NEW YORK — A man in a Manhattan rehearsal room asks a young boy a question: "No soccer game this week?" A look crosses the kid's face. You can read love, loneliness, contempt. "It's not soccer season anymore, Dad."
Chastened, the man talks of bringing home stories. And then he starts to sing, with a note of desperation: "Even though I'm making deals and bringing people joy, I'm usually only thinking of my boy."
There is an audible surge of emotion from others in the room. Some have kids; they know what it's like to go out of town with a show and not have enough time with them. They know the pain of accusations and the difficulty of staying on top of the kids' details. A stage manager cuts the interruption. "Quiet, please," he says. "Stro is working."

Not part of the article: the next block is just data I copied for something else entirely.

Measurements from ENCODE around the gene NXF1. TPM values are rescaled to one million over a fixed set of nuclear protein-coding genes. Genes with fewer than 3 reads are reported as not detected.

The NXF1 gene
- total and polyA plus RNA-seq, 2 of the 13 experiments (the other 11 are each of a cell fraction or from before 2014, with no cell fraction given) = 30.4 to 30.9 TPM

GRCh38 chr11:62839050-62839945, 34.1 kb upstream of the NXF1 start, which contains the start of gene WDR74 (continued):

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- Actors Zachary Unger ("Young Will"), left, and Norbert Leo Butz ("Edward") rehearse a scene of the musical "Big Fish."
- Director and choreographer Susan Stroman, right, oversees a rehearsal of the musical "Big Fish" at The New 42nd St Studios in New York.
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In a few minutes, this being the time-crunching world of Broadway musicals, the boy has morphed into an accusatory adult, comparing his ailing, flailing father to a mostly submerged iceberg. "I am only seeing the little bit that sticks above the water," he shouts, frustrated.
With 42nd Street as his backdrop, Bobby Steggert is looking at Norbert Leo Butz with tears in his eyes.
"Who are you?" he shouts.
In the 2003 movie "Big Fish," directed by Tim Burton, based on the 1998 novel "Big Fish: A Novel of Mythic Proportions" by Daniel Wallace and starring Albert Finney, Ewan McGregor, Billy Crudup and Jessica Lange, the character of Edward Bloom is first and foremost a storyteller. A teller of tall, fishy tales that come to life on the screen.